Visa partners Indian paytech to push offline payments
Visa and Indian paytech Innoviti have partnered to explore a proof of concept (POC) for offline payments in India.
The POC has been executed by Innoviti — India’s largest provider of payment solutions for offline merchants — in Bengaluru with Yes Bank and Axis Bank.
Offline payments technology serves to extend the reach of digital payments into rural and remote areas of India where internet is patchy or unavailable.
The need for last-mile internet connectivity for debit, credit and prepaid cards is something the offline paytech initiative is hoping to address, particularly for micro-payments.
The chip in Visa’s new debit card, which it claims is the first of its kind, will have a daily spend limit of INR 2,000 ($27) and have a per transaction limit of INR 200 — limits mandated by the Reserve Bank of India (RBI).
The two firms say merchants and users alike stand to gain from the reduced friction, while an insufficient balance will result in the transaction being declined, lowering the risk of payment failures.
Innoviti is India’s largest payment solutions provider, processing $10 billion of offline merchant payments a year, 6% of India’s offline merchant volume, according to the RBI.
It also leverages paytech to turn transactions into customer acquisition and retention tools for merchants, bank, and brands through a common platform.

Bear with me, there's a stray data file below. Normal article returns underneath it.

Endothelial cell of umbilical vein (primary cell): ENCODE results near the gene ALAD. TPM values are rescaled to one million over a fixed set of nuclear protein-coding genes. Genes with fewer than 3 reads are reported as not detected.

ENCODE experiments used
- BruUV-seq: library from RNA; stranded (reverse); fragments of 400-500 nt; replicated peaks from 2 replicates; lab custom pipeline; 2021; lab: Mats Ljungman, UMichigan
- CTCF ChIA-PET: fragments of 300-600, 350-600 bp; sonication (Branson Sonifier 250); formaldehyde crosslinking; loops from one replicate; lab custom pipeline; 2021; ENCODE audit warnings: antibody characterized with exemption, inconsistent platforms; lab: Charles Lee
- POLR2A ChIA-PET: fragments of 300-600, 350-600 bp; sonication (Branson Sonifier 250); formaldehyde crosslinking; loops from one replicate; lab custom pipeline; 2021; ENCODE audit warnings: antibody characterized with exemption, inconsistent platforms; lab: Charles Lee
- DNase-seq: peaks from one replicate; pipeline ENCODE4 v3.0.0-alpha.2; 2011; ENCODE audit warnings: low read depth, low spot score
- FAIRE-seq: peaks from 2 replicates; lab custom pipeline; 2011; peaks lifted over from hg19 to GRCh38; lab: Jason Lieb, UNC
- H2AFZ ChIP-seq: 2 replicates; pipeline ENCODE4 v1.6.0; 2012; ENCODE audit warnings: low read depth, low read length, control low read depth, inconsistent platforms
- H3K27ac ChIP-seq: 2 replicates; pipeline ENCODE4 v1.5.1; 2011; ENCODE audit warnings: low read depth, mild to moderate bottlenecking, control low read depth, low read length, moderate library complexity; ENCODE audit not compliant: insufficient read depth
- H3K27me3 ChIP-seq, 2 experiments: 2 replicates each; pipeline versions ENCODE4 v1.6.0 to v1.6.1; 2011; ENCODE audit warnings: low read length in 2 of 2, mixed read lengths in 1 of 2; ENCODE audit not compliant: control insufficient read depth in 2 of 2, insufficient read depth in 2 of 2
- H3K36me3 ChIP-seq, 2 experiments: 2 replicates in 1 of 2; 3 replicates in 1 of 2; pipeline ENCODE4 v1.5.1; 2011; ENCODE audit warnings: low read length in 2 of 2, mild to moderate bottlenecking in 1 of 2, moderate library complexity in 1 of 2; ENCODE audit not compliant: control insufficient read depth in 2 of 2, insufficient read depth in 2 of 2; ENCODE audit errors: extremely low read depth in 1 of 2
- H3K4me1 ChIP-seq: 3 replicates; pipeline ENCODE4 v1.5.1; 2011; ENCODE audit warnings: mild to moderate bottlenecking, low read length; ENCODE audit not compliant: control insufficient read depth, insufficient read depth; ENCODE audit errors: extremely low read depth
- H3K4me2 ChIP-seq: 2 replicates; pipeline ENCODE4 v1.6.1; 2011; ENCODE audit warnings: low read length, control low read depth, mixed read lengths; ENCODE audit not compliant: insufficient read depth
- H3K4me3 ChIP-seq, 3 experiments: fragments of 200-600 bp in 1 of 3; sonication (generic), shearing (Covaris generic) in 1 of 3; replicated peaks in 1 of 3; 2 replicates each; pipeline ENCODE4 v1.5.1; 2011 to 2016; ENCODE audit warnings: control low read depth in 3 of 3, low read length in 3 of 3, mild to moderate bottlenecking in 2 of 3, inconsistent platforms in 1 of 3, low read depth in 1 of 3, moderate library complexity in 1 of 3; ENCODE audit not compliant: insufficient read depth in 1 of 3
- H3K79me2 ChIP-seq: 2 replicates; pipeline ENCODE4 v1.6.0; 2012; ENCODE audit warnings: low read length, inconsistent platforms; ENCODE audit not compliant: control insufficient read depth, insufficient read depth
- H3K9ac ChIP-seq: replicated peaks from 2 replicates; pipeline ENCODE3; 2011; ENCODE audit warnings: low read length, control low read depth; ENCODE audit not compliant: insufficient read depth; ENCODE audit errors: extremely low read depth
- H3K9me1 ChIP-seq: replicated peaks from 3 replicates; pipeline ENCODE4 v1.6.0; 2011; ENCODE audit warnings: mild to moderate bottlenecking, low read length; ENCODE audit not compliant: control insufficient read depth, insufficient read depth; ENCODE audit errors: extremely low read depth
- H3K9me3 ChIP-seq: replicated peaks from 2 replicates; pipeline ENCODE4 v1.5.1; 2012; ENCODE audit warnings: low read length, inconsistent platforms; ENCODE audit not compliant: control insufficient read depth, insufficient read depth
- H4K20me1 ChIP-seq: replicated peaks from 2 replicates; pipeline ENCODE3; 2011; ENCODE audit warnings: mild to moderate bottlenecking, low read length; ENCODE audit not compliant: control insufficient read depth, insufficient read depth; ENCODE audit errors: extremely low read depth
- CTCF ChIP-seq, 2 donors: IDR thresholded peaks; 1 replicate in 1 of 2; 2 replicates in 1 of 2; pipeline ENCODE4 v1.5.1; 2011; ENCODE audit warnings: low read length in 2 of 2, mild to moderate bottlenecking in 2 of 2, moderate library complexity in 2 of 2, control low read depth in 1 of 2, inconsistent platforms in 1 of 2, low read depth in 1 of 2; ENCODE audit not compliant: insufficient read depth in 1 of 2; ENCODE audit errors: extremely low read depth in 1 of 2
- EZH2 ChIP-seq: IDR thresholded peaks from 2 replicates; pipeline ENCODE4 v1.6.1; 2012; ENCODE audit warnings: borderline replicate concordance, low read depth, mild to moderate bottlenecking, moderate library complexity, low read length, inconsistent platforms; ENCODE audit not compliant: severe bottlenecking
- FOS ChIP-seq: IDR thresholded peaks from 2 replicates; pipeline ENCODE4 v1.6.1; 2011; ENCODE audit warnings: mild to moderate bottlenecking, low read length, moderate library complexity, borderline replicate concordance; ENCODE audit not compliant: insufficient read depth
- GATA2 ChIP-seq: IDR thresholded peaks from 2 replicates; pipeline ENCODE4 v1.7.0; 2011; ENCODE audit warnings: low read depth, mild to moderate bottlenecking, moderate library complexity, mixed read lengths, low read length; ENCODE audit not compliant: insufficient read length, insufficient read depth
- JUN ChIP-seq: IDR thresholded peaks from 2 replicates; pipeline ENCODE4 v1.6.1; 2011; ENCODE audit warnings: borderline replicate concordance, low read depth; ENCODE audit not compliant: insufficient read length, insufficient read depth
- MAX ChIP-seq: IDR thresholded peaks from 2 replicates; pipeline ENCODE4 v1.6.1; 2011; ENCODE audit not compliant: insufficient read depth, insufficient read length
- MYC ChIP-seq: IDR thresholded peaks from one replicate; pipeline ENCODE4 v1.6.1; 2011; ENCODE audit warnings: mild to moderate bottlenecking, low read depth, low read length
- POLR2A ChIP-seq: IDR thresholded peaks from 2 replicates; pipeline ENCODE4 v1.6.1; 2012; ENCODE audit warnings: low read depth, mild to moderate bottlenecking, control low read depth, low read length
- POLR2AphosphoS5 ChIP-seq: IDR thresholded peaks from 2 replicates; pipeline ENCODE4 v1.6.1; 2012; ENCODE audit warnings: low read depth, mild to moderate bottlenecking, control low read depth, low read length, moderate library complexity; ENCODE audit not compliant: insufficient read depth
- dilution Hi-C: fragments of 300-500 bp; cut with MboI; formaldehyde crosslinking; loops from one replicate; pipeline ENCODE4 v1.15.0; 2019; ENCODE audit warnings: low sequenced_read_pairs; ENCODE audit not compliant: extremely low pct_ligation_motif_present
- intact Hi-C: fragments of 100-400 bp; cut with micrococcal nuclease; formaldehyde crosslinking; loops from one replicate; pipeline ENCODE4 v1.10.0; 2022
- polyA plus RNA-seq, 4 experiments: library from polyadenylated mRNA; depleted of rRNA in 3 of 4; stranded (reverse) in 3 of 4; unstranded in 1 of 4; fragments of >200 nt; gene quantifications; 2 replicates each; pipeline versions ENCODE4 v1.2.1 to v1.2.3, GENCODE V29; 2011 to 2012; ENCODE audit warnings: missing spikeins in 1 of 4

Visa group country manager for India and South Asia, T R Ramachandran, says: “With the RBI’s cognizance of low and no connectivity being major impediments to financial inclusion, offline payments have emerged as an innovative and low-cost solution, where internet connectivity and failed transactions are top concerns of consumers and merchants.”
Innoviti managing director and CEO, Rajeev Agrawal, adds: “Lack of Internet connectivity has limited the democratisation of digital payment acceptance in the country, as all existing payment technologies need real-time connectivity for authentication and authorisation.
“Transaction failures arising from low quality connectivity impact consumer and merchant confidence, further impeding digital payment acceptance.”